Wounded, Sick or Old Elephants
Top priority is given to elephants in need. When an elephant has been injured and needs medical treatment, the ECC is the natural choice for their owners. We provide free veterinary care to all elephants in need at the only elephant hospital in Laos.
Old elephants are unlikely to receive proper care as they are no longer a source of income for owners, but have rather become a liability. The ECC will welcome these elephants and offer them a proper retirement! Old elephants are experienced elephants. Within a herd, they are an asset to transmit their knowledge to younger ones.
Females of Breeding Age
The ECC is always interested in the purchase of female elephants of breeding age. We need to secure the last fertile cows in Laos to make sure they can give birth and contribute to the conservation of the species.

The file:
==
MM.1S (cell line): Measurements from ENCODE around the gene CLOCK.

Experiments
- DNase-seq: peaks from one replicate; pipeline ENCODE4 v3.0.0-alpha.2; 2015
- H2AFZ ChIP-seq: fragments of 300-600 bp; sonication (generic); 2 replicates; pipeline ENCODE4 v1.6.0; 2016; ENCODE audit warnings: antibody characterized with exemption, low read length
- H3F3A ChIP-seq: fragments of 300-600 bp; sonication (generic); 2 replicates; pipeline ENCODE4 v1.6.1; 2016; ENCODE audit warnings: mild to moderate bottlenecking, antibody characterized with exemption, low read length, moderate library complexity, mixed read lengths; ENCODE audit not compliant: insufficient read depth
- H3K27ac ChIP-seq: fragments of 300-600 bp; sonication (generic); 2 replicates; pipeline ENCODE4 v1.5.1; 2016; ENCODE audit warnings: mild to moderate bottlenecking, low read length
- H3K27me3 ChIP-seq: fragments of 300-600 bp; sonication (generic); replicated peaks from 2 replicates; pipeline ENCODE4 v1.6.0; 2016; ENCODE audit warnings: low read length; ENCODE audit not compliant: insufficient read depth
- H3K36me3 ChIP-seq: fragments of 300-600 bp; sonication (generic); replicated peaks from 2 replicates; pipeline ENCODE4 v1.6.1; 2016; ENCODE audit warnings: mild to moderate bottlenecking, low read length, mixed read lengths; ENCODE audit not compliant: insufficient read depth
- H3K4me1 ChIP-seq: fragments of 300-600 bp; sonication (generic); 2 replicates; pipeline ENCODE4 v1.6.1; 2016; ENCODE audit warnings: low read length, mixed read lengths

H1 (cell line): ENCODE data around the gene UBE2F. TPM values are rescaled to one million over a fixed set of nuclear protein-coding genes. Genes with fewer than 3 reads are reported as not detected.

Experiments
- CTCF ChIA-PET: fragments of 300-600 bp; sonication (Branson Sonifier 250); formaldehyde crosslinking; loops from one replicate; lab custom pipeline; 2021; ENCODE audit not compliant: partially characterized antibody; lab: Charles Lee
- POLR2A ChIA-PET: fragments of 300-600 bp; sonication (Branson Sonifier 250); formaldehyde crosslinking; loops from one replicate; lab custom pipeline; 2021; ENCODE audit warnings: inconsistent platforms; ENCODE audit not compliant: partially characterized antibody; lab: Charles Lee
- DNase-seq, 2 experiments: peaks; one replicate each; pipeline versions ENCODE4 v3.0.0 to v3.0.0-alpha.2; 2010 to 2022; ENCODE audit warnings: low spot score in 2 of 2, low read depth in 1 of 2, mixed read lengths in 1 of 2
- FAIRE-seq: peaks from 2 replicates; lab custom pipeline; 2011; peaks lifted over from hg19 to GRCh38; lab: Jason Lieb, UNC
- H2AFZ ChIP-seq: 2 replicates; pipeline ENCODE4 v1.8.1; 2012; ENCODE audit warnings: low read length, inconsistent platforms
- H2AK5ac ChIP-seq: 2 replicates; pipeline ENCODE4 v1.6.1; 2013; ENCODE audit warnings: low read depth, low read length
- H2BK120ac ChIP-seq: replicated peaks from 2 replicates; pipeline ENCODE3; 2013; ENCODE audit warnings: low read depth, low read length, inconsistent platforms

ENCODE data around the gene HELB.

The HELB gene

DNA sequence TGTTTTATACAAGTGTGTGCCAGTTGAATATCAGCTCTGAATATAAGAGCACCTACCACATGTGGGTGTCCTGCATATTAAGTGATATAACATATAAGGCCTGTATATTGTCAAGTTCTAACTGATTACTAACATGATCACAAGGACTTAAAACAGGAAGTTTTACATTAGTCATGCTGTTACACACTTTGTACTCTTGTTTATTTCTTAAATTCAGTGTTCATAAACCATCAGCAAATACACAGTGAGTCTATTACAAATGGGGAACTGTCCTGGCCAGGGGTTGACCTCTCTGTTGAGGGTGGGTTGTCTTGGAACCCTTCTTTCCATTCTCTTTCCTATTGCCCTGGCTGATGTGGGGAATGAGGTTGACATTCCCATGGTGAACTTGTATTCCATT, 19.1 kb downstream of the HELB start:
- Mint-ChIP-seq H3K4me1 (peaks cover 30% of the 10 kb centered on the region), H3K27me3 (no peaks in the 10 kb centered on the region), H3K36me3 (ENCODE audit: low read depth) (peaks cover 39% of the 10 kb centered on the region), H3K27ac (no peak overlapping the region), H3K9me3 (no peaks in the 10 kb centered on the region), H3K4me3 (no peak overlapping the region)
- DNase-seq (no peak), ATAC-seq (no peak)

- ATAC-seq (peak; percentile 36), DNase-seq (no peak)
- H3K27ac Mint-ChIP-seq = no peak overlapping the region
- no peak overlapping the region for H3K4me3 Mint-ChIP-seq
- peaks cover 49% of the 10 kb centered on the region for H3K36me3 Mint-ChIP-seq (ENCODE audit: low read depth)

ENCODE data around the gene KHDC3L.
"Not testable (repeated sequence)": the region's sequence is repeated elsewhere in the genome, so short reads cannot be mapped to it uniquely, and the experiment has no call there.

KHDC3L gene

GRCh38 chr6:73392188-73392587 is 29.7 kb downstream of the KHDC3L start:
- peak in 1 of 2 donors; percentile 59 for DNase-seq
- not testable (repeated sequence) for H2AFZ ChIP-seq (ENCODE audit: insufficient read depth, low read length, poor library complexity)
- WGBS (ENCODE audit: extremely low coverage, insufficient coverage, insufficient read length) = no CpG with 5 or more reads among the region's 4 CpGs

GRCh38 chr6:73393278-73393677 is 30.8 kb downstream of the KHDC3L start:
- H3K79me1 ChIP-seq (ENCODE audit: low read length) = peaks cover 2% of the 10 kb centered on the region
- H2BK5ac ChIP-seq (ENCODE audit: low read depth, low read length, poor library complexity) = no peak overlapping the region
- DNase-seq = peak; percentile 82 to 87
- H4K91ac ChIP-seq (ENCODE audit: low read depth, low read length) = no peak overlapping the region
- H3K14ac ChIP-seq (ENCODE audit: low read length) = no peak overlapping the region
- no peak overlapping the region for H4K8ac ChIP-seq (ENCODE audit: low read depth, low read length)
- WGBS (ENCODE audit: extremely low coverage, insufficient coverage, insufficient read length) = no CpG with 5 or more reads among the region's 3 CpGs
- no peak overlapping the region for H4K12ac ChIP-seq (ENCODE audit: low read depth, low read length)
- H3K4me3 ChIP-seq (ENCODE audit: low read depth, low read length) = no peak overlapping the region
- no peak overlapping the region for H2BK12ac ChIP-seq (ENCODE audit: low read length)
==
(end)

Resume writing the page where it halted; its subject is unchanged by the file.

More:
When owners are willing to sell a female elephant, we undertake tests and vet checks to make sure the animal has the potential to breed. If this is confirmed, the cow can enter our breeding programme and will be proposed Sires with which she can spend time at the breeding area.
Adult Male Elephants
Adult bulls are usually more difficult to control than more docile females. Few tourist camps are willing to host male elephants as they can pose a safety risk to their visitors.
We at ECC accept all elephants, including these males as we have a specific area designed for them when they enter their ‘musth‘ period (an outburst of testosterone that makes them aggressive once or twice a year)
Musth control is a difficult part of our work and requires the best available mahouts, safety protocols, equipment (including sedative dart guns) and the ability to keep elephants under close control at all times. It is also crucial to be able to determine when an elephant is entering musth in order to be prepared.
Support New Rescues
As we do not have a Paypal account, we have established a partnership with the French NGO “Des Eléphants et Des Hommes” who receives your donations. Then all your donations are transferred in full to the Elephant Conservation Center.